Half time of the 2015 Rugby World Cup… instead of idle chat, the All Blacks tune their basics of “catch and pass” before the second half begins.

Getting picked to play for the All Blacks is akin to how astronauts are selected during their careers. In order for astronauts to be chosen to participate in the NASA training programme, the candidates must be the best-of-the-best in a specialist area of expertise. However, being the best astro-physicist or even the best athlete who is the best astro-physicist, doesn’t guarantee your place on the shuttle.

The astronauts chosen to go to space are the ones who can perform the basic day-to-day duties in the manner most beneficial to the team in the space station. You have to be a specialist to be considered, but you have to be the best generalist to succeed. For the All Blacks, it doesn’t matter if you are the best scrummaging forward ever seen, to be picked you must be able to handle the ball as well under pressure as the other 14 players in the team.

What is the equivalent of “catch and pass” in your daily role? Do you always practice this to the best possible level?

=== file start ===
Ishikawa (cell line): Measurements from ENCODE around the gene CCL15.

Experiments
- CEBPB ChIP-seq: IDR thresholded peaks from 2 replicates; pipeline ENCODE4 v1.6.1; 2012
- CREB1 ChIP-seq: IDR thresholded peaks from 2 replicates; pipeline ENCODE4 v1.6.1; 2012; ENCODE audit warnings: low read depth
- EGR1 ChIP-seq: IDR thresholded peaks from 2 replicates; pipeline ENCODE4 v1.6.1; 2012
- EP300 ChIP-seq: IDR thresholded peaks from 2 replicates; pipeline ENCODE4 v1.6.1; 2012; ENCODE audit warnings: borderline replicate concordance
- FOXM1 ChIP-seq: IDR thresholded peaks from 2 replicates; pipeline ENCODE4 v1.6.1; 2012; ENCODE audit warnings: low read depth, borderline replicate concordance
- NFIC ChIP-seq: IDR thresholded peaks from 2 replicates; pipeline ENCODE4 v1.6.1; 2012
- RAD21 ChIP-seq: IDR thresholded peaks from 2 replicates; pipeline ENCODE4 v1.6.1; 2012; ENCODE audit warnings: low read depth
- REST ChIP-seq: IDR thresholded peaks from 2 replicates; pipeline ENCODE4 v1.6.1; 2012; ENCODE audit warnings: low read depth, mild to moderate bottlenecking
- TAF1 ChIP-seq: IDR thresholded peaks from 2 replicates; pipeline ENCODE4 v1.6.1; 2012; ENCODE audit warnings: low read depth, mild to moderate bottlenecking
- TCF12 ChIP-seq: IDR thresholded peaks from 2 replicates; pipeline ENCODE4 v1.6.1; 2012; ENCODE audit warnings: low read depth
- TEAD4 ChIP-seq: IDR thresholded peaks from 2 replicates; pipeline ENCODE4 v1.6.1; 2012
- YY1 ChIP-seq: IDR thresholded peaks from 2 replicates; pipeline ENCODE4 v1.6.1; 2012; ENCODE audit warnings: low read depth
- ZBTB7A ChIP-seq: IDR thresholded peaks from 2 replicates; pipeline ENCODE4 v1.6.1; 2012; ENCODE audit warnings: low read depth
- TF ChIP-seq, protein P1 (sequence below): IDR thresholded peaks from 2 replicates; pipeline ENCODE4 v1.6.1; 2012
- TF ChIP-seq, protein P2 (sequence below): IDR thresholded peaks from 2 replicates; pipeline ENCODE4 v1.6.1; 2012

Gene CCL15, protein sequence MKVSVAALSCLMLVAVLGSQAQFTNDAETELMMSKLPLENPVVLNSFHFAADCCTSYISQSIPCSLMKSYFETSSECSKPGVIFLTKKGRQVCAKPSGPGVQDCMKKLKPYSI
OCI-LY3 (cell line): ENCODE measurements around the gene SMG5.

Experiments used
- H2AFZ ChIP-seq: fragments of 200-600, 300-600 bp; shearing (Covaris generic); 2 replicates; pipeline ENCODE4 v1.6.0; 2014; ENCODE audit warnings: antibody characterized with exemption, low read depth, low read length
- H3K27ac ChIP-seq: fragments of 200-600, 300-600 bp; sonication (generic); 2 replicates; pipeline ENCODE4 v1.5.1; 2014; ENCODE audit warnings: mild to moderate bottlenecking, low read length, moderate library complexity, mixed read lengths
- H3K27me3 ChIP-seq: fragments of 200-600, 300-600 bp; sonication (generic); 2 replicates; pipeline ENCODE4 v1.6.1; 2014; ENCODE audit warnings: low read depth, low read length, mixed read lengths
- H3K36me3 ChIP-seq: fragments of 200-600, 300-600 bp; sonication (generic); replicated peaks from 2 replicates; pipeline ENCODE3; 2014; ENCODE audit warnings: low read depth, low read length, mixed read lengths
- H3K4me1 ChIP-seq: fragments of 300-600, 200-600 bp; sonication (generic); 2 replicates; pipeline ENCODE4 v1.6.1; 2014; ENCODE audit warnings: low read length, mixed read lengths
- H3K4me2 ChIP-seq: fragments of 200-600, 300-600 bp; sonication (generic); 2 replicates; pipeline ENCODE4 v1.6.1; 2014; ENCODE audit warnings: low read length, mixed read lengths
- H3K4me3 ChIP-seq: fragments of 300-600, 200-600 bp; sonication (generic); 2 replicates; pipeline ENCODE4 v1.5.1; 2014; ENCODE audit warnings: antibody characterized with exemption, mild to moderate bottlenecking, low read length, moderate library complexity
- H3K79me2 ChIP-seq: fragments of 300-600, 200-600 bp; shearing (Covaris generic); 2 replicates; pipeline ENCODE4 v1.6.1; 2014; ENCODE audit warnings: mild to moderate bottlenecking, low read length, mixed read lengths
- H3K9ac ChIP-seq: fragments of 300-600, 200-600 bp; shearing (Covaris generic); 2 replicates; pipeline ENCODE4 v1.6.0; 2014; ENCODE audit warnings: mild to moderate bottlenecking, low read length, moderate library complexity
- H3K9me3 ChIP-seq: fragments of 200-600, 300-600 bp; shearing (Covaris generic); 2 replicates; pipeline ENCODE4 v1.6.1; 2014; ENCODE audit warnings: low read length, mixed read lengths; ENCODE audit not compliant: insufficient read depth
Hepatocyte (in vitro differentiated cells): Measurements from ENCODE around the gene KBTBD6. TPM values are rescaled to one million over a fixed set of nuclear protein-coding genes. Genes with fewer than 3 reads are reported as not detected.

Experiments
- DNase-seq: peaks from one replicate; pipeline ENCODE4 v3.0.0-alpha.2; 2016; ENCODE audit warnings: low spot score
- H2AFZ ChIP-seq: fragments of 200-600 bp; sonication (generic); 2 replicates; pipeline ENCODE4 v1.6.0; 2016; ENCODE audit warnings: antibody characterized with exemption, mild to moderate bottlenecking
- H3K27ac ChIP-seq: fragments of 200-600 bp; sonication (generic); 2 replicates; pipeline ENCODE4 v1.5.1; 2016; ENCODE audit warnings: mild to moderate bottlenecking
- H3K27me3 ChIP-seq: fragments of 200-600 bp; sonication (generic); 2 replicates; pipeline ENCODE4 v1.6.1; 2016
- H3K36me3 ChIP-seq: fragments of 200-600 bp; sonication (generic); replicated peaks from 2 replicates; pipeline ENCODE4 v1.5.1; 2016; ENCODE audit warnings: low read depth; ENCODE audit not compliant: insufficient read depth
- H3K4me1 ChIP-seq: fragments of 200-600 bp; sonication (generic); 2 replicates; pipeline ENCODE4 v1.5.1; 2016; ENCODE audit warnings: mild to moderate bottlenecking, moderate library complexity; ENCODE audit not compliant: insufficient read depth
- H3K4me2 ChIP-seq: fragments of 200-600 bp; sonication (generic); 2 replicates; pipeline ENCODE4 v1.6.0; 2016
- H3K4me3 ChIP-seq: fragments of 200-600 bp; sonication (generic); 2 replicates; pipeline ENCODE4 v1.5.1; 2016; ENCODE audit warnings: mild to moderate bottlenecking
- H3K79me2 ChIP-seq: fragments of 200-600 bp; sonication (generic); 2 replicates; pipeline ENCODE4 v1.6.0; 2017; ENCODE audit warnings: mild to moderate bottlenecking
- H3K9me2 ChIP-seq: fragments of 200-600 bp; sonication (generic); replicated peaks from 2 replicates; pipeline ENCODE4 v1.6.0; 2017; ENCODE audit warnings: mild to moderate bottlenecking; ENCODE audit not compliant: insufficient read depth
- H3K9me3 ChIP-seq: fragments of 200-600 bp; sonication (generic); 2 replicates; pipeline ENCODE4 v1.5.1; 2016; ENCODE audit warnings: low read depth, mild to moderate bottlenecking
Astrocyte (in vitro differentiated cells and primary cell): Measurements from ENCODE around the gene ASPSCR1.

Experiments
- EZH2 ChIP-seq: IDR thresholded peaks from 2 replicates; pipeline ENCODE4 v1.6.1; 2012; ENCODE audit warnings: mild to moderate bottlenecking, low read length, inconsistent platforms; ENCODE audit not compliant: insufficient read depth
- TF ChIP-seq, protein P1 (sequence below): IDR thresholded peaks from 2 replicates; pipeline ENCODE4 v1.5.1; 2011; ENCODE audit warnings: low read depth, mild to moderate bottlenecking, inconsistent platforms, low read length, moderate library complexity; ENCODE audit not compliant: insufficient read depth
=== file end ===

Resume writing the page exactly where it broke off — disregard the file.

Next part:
Ritchie McCaw — rugby’s greatest ever player. On the left, practicing the basics of “catch and pass”. On the right, relying on his basic skills when it matters most — in the final against Australia.

2. Skill

“I was struck by the skill and intelligence of their play, more so than their physicality or athleticism.”

Allayed to the All Blacks’ rigorous application of fundamental skills is a constitutional creed to take the game to their opponents at all stages.

“New Zealand averaged 5.6 tries per game, no other side averaged more than four — this team constantly looked for attacking opportunities.”